Topping out at the rocky ledges of Bridle Gap, you will cop your first view of the Bunbinyunna and Red ranges and, in the distance but still clearly visible owing to its incredible size, the Elder Range. After f ive hours and about 10–12km of walking, it’s the perfect reward for effort, and only matched by the reassuring glimpse of your campsite. Appearing from above the steep descent of Bridle Gap’s western cliffside and the rolling hills beyond is the glint of metal in the sun that signals the large shed/dining area at Black Gap Camp.
It’s upon arriving at this first camp that you’ll experience the difference a guided luxury walk affords – in both the figurative and monetary senses. Any unpleasant memories you may have of lugging your own food and cooking over a compact hiking stove will be erased as you indulge in a three-course meal and beverages (all transported to camp via four-wheel-drive). Yes, I still call it camping, even though the campsite has showers – hot, via heated water fed into a shower bucket above you and enough for a nice five-minute wash – elevated eco-toilets and, to top it all off, warm comfy swags to ensure you get a great night’s sleep.
These aren’t the swags most outback travellers would be used to roughing it in. They’re housed within corrugated iron shelters that each contain two separate swags. And they offer a star-f illed night on the open lower timber deck – yes, the shelter is split-level – if you so desire. Or you can choose the added protection of a roof on the upper deck in case of rain – and you can still see the stars.
Oh, and just in case you aren’t quite comfortable enough, the swag contains a heated water bottle. You’ll never question the term ‘luxury walk’ again.
You don’t come to these magical places to power through them at race speed.
THE TRACK GOES EVER ON
The Arkaba Walk is not about rushing through the countryside, and our second day heralds another dramatic change in topography and vegetation. You will start moving through a series of dry or still-running creeks, shadowed by immense river red gums, as you continue south-west, initially following a section of the long-distance Heysen Trail, before making a left turn and heading through Madge Gully.
It is another 12km day of varied terrain explored at a leisurely speed, allowing us to enjoy the surrounds while listening to the guide’s talks on particular plants, animals or the region itself, not to mention discussion of the vital rehabilitation work being done here by the Arkaba Conservancy.
A morning of winding through creek beds is followed by a gradual climb over grass-covered hills to another lookout that does duty as a meal stop and offers closer views of the craggy red cliffs of the Elder Range.
This night’s camp is nestled at the foot of the range, and is still a further few hours away from this impressive vantage point. The immense size of the range’s big cliffs becomes more and more apparent as you get closer to camp and a repeat of the previous night’s indulgences.
Nothing beats an outback sunrise, so make sure you set your alarm early and psych yourself up to quickly leave the comfort and warmth of your swag to watch the rising sun paint the ochre cliffs of the Elder Range. It really is a sight to behold. A wonderland, indeed, and on this last full day you face another striking combination of contrasting terrain as you weave your way through the cypress pine forest, with its underbelly of lush green grass, and head out and down through mallee country, with plenty of rock and open space.
Arkaba Conservancy’s efforts are paying off here, evidenced by the expansion of native vegetation into this area that was previously overrun with noxious introduced plants.
For this last day you also rejoin part of the Heysen Trail, which has a creekside section highlight with dense cypress pines and long green grass making it feel as if you’re walking in a totally different part of the world. The landscape changes again towards the end of our day as we move through and then up and out of a valley section that includes a walk along the dry Dorothy Creek. Then we climb up a far drier hill (with contrasting green-clad ranges behind us) and f inally spot the end goal: Arkaba Homestead.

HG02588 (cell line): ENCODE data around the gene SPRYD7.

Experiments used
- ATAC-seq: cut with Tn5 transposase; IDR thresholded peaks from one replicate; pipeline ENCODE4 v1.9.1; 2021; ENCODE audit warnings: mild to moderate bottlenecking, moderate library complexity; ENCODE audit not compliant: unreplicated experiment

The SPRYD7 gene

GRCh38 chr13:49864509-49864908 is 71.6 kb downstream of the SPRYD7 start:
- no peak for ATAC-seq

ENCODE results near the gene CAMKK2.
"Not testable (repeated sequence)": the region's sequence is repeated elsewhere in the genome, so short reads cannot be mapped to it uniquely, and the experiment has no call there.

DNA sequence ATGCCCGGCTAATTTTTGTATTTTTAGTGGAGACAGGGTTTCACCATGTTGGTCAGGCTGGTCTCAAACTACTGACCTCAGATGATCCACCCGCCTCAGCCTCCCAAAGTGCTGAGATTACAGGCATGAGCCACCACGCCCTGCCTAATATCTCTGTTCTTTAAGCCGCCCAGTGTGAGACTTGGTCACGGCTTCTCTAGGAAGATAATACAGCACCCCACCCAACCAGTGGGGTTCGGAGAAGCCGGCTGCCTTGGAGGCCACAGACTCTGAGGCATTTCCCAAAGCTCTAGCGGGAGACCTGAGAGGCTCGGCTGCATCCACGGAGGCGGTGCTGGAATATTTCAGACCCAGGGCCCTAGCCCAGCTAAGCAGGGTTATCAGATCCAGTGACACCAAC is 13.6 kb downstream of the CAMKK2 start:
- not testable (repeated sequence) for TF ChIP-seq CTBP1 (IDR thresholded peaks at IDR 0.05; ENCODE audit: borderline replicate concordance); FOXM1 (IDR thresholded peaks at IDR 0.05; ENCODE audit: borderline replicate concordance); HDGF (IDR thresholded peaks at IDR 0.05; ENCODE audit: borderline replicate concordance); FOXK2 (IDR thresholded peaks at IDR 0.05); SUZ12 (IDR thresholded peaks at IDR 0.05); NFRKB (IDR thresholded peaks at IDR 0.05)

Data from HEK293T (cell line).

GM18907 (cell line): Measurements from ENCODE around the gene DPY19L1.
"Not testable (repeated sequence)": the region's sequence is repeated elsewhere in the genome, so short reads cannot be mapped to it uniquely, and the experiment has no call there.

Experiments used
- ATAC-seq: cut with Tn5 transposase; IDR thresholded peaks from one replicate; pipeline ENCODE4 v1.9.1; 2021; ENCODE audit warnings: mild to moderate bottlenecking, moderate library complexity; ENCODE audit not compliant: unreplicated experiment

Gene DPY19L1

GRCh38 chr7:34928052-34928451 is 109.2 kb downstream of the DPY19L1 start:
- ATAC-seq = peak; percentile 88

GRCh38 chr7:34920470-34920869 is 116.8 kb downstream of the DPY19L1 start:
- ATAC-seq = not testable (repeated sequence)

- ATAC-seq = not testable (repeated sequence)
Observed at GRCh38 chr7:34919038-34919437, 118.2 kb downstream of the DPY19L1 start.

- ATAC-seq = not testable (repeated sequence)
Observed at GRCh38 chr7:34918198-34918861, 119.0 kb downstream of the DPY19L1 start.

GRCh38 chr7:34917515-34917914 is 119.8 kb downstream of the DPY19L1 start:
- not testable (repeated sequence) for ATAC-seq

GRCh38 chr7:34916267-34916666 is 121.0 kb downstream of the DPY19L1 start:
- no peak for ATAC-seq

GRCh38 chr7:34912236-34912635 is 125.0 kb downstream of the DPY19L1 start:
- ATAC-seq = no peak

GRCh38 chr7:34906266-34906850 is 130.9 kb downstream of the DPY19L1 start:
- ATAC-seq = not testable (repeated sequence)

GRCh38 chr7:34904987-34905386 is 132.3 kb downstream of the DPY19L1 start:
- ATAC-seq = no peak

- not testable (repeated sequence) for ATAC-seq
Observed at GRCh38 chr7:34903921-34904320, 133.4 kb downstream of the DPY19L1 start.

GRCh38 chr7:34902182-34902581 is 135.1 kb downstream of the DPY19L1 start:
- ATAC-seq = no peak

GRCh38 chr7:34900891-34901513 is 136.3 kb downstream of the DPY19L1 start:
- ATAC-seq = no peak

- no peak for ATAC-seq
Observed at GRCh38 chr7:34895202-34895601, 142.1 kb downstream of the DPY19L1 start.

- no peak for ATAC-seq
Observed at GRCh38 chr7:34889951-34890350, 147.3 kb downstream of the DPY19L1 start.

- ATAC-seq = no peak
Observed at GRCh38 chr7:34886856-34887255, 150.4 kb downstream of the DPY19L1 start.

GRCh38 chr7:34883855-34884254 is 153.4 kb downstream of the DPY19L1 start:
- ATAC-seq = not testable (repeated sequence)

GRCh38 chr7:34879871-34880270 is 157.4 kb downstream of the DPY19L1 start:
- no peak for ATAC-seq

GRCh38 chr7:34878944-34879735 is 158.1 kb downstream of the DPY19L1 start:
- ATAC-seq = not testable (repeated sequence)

A FAIR DEAL
The final hour of the walk is a descent over rocky, sparsely vegetated terrain, before a pleasant wander along Arkaba Creek’s greenclad banks and then up a small rise to the homestead itself.
Here, you are met by staff with a welcome warm face-washer, before the sight of the homestead’s drinks fridge invariably sees walkers undertake a quite dignif ied fast shuff le to grab celebratory beverages.
For those who might regard a luxury walk as all gloss and no grunt, the Arkaba Walk def ies that view. Yes, this outdoor experience is more expensive than an independent hike, but the added benef its are many.
Transport, food and logistics are all taken care of and you get to experience an otherwise inaccessible part of this country – plus witness how those who own and manage it have succeeded in restoring it to its natural state, after decades of farming and invasive plant and animal species.
And then, of course, there’s the informed commentary and insightful expert appraisal of the surrounding natural environment.
When you consider that the money you spend on this walk is mostly reinvested into the continued conservation work you see, the Arkaba Walk doesn’t seem quite so ‘expensive’ after all.
It’s what most of us would consider a sound investment, both in terms of achieving conservation goals, and the fact that the walk itself is an absolute cracker, taking you on a memorable journey through one of Australia’s most magical landscapes.
On top of the Red Range at golden hour, you can look out past the grass trees, across Wilpena Pound towards the Elder Range.
The group tackles the ascent from the old Hills Homestead to Wangara Lookout. A midday pause for lunch atop a rocky rise, looking across to the immense ramparts of the Red Range, with native cypress trees clustering at its base.
Traversing rocky country on the descent off the lip of Wilpena Pound to Black Gap Camp. The site was once occupied by a shepherd, whose ruined stone chimney still remains.
The sheltered swag accommodation each night is a highlight of the Arkaba Walk. Or you can get even closer to nature by sleeping out in a swag under the stars.
The Arkaba Walk guides are fonts of information regarding the landscape and the work done by Arkaba Conservancy.
The Arkaba woolshed stands at the foot of the rugged Elder Range.